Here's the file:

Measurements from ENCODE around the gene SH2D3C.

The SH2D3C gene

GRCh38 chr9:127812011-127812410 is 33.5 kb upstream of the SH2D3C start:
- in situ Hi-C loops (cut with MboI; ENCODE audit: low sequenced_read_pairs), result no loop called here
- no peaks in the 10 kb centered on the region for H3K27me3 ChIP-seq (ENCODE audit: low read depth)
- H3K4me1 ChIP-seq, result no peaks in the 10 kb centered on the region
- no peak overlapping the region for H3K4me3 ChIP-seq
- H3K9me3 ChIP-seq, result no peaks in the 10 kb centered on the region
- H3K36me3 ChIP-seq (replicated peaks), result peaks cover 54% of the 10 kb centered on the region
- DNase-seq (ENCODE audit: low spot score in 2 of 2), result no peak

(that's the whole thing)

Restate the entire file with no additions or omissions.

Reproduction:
Measurements from ENCODE around the gene SH2D3C.

The SH2D3C gene

GRCh38 chr9:127812011-127812410 is 33.5 kb upstream of the SH2D3C start:
- in situ Hi-C loops (cut with MboI; ENCODE audit: low sequenced_read_pairs), result no loop called here
- no peaks in the 10 kb centered on the region for H3K27me3 ChIP-seq (ENCODE audit: low read depth)
- H3K4me1 ChIP-seq, result no peaks in the 10 kb centered on the region
- no peak overlapping the region for H3K4me3 ChIP-seq
- H3K9me3 ChIP-seq, result no peaks in the 10 kb centered on the region
- H3K36me3 ChIP-seq (replicated peaks), result peaks cover 54% of the 10 kb centered on the region
- DNase-seq (ENCODE audit: low spot score in 2 of 2), result no peak